Error responses as detailed in the APIs documentation can assist with debugging these issues.

Node Encounters HTTP 409 On Registration Or Heartbeat

A 409 (Conflict) error indicates that the Node has attempted to register or heartbeat with a registry which it is already registered with using a different API version. The Node MUST fully unregister from this registry using its registered API version before proceeding to re-register at the new API version. For more information on supporting multiple versions, see the Upgrade Path.

Node Encounters HTTP 404 On Heartbeat

A 404 (Not Found) error on heartbeat indicates that the Node performing the heartbeat is not known to the Registration API. This could be as a result of a number of missed heartbeats which triggered garbage collection in the Registration API. On encountering this code, a Node MUST re-register each of its resources with the Registration API in order.

Node Encounters HTTP 500 (or other 5xx), Inability To Connect, Or A Timeout

On registration or heartbeat, any of the following conditions indicates a server side or connectivity issue:

As this issue could affect just one Registration API in a cluster, it is advised that clients identify another Registration API to use from their discovered list. The first interaction with a new Registration API in this case SHOULD be a heartbeat to confirm whether the Node is still present in the registry.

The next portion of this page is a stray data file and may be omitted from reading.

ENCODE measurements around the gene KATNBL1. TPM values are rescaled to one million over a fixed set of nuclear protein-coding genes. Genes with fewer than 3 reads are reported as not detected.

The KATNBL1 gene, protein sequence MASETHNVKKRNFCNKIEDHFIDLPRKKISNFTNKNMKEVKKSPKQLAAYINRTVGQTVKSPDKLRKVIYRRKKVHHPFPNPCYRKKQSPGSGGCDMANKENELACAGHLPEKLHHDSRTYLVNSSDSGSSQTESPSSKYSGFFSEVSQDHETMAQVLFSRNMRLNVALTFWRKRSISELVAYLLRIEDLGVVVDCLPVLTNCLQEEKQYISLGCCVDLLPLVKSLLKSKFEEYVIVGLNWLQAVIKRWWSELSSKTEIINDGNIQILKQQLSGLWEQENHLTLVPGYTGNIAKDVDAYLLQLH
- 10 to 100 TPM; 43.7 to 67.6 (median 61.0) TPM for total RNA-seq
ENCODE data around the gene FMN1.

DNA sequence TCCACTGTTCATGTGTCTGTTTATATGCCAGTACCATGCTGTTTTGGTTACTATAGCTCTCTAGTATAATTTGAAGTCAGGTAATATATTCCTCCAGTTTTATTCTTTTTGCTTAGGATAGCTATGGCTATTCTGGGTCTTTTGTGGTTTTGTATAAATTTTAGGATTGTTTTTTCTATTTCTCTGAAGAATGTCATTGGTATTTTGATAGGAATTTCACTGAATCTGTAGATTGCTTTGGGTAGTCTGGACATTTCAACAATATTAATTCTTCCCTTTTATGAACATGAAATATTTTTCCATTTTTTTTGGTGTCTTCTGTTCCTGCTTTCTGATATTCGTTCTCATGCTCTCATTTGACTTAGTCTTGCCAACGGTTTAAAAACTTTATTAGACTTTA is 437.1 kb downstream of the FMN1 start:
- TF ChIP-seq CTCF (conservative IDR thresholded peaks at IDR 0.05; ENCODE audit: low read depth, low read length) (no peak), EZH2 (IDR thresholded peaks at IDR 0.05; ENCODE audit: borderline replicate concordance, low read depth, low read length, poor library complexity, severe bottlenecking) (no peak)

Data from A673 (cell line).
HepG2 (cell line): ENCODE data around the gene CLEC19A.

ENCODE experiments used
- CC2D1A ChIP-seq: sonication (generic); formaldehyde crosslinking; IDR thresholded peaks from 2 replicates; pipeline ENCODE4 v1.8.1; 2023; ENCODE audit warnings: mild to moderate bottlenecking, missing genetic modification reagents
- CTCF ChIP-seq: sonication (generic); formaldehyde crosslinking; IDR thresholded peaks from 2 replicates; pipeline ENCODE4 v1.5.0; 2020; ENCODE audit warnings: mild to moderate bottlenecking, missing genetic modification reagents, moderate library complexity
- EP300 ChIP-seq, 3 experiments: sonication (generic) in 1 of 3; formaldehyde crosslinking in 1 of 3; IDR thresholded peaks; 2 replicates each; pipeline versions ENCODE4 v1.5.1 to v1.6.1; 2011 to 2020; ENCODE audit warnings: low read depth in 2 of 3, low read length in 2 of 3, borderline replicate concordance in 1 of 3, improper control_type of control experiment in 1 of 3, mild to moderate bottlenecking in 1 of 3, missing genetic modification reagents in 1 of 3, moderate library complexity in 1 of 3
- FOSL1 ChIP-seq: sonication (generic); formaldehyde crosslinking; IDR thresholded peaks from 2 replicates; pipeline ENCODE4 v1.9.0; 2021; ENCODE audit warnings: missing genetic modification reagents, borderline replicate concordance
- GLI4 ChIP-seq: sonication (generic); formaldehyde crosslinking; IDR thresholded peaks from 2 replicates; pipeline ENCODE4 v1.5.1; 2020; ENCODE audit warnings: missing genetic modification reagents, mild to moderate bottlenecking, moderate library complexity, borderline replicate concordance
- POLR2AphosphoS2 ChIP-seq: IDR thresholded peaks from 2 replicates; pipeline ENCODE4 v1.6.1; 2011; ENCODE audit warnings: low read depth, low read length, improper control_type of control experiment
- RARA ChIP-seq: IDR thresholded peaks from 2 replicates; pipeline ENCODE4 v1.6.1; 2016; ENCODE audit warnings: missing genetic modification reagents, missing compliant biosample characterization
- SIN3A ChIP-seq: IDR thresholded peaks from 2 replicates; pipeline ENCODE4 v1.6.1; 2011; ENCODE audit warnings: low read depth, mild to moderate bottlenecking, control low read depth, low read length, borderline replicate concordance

When performing the initial heartbeat with a new Registration API, a 200 (OK) code indicates that the Node and its resources are still present in the registry cluster and no further action is necessary. Future registrations and heartbeats SHOULD be performed against this new Registration API. If a 404 (Not Found) code is encountered when performing this heartbeat, refer to ‘Node Encounters HTTP 404 On Heartbeat’ above.

Note that in order to achieve efficient failover from one Registration API to another, the Node needs to perform its first heartbeat with the new Registration API within the garbage collection interval following its most recent successful heartbeat. It is therefore advised that Nodes use the heartbeat interval to define their connection timeouts for /health/nodes/{nodeId} POST requests.

If a 5xx error is encountered when interacting with all discoverable Registration APIs, clients SHOULD implement an exponential backoff algorithm in their next attempts until a non-5xx response code is received.